Most couples share their intimate feelings in their bed. They love each other there, try to please each other there, and hold each other there. Once they get showered, dressed and ready to leave they tend to leave that loving behavior behind. They may be terse on the phone, controlling with their language, or irritated when their spouse or partner asks them for a favor. What happened? Just this morning you were feeling loved and respected by your partner in bed. Once they got their clothes on, it was if they put on an invisible repellant as well.
Couples come to counseling, and many times they call each other names and say angry words to one another. These couples somehow manage to sleep together and be kind to one another during sex. When I ask them how they have such different behavior in bed versus their everyday life, they respond that the bedroom is different. It isn’t the “real world.” They go on to say the real world has stressors and situations that don’t exist in bed. My response is, “Maybe you should stay in bed all day then.”
The best sex has a connection of respect and love from both people. It is combination of behaviors not just at bedtime but all day. Couples have great sex prior to being married because they see each other for a shorter length of time, try harder, and are kind to each other in and out of the bedroom. Once they get married, they begin taking each other for granted, hurting each other with words, and taking their anger out on each other because their partner is the closest one to them.
They forget that when they want to have sex, the way they treated their partner throughout the day has a big effect on what (if any) kind of sex they will get in the bedroom. Often they have forgotten what hurtful things they had said so they blame their partner. They make up all kinds of reasons about why their partner does not want sex. They may remind their partner, “I mowed the lawn,” "I fixed your car,” “I sewed a button on your shirt,” or “I took care of the kids all day.” None of this matters when the one you love most hurt your feelings or made you feel disrespected.
What is done in Vegas stays in Vegas, but what happens in your bed should happen every day, all day. Below are suggestions for taking your bedroom behavior into your everyday life with your partner:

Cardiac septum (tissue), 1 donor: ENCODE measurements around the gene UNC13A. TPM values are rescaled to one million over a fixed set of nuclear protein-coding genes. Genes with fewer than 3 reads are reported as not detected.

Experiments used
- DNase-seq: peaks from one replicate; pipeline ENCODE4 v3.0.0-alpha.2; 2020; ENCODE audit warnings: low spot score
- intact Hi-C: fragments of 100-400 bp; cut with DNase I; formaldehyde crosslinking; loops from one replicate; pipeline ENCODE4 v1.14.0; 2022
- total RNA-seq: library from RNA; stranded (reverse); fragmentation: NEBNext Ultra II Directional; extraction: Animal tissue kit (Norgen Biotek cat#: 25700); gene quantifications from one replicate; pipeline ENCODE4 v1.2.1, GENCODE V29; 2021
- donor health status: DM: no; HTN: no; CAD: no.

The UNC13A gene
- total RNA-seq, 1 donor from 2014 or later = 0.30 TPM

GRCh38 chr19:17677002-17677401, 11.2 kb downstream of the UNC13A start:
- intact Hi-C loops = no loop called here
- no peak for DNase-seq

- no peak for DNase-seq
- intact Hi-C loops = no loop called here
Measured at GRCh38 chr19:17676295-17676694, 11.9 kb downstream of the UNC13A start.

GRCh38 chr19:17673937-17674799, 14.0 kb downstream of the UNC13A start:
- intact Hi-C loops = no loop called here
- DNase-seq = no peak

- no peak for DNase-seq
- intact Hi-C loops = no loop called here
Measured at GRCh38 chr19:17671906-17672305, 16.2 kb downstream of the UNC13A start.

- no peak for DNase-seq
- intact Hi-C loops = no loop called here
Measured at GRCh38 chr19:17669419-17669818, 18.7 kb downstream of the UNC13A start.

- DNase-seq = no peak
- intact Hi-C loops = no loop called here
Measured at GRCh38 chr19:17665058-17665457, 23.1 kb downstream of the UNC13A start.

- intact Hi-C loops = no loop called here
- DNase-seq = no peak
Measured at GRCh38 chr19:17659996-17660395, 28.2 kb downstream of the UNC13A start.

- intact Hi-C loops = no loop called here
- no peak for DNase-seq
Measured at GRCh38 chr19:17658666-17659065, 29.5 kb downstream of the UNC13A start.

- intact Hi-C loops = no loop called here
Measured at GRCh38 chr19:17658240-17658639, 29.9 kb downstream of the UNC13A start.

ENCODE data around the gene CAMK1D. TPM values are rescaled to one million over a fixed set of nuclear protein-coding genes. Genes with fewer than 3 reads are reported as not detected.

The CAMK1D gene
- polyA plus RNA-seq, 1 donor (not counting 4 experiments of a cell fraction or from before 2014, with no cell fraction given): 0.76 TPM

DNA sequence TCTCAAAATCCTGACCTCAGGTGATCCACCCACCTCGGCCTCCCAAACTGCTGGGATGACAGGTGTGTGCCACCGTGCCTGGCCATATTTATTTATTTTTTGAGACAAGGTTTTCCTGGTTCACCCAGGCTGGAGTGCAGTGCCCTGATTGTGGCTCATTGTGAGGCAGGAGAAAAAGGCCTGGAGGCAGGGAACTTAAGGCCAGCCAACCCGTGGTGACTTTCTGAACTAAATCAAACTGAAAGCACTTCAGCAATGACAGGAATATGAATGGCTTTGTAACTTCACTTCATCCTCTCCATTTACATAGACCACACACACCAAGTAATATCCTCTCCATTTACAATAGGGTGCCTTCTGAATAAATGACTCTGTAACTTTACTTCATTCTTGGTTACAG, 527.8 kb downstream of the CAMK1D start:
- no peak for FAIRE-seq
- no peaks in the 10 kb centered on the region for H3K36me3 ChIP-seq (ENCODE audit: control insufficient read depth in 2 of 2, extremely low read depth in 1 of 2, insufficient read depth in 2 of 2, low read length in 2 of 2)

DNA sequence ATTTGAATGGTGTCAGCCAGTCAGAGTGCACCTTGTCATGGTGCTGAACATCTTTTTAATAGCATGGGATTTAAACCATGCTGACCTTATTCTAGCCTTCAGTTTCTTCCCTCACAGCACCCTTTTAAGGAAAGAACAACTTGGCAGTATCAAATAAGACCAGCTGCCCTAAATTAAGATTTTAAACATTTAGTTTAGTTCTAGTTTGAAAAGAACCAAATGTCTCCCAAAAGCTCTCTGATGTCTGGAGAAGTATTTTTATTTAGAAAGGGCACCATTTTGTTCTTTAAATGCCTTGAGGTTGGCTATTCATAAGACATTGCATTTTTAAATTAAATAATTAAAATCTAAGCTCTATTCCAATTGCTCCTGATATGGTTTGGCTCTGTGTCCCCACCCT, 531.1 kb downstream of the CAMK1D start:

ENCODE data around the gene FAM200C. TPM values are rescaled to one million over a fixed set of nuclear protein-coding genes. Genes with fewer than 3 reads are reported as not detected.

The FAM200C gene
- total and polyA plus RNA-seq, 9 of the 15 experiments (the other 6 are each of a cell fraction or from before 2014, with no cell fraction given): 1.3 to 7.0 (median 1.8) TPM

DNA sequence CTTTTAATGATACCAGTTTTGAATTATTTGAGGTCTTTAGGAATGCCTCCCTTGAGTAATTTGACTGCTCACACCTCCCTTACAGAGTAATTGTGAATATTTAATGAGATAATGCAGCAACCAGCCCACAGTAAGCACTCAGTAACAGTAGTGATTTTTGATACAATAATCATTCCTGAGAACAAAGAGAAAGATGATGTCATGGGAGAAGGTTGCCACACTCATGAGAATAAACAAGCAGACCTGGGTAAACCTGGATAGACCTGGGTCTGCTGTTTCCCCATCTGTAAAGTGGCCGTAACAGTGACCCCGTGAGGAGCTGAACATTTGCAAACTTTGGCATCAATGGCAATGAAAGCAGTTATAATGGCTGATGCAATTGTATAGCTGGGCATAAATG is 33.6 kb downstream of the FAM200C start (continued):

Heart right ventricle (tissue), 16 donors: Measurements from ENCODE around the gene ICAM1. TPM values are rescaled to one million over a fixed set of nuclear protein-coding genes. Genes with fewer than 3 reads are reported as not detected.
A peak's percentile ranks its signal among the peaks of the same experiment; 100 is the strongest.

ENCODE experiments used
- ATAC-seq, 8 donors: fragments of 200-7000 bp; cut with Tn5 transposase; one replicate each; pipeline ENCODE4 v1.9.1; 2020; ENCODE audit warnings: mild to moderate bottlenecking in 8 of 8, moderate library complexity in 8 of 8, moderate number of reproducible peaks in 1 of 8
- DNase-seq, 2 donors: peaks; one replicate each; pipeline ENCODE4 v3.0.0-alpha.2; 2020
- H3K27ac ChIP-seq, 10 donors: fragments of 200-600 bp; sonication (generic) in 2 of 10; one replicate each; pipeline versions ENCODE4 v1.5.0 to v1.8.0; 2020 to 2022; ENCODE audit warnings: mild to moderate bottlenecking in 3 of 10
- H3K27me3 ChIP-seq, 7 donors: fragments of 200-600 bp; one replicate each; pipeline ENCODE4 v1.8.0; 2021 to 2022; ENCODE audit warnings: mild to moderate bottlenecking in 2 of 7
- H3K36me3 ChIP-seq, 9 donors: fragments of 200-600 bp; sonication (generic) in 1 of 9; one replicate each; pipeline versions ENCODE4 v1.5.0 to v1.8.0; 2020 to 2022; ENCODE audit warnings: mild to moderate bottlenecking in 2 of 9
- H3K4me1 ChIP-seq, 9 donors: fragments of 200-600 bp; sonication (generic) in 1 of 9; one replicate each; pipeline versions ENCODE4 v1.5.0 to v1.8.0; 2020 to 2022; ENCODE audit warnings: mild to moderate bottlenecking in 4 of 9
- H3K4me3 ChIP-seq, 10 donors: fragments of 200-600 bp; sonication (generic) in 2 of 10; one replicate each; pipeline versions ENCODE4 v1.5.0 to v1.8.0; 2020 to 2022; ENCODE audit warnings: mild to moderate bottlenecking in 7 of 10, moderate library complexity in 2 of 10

• Touch each other. Hug, hold hands, or touch each other on the arm when you talk to one another.
• When the TV is on, and your partner is talking, look at your partner (remember how would you act during sex?)
• Tell each other how great they look.
• Tell each other how wonderful they smell (make sure you smell good in and out of bed).
• Tell each other what a perfect fit you are (believe it or not this is one of the most common things said during love making).
• Take your time. When in doubt of what to say, say nothing, but give eye contact.
• Men, protect her.
• Women, be appreciative.
• Touch your partner’s face whenever you get a chance.
• Be a team and put the highest value on your relationship. Kids come second to the marriage.
TV and movies show us how to make love. They have up-close and personal shows about the bedroom. Very few shows focus on how to live with someone we love, while dealing with the stress of work, home, and kids. Talk to your partner, and ask them what would make them feel as loved during the day as they do in the bedroom. Write down what they say, and practice it. Before long, both you and your spouse can feel like you are staying in bed all day.
–Mary Jo Rapini
For more information go to: www.maryjorapini.com
Talk to me on my fan page: http://www.facebook.com/maryjorapini
Tweet me: @ Mary Jo Rapini
Join me every Thursday Morning on “Mind, Body, Soul with Mary Jo” on Fox 26 at 9 a.m.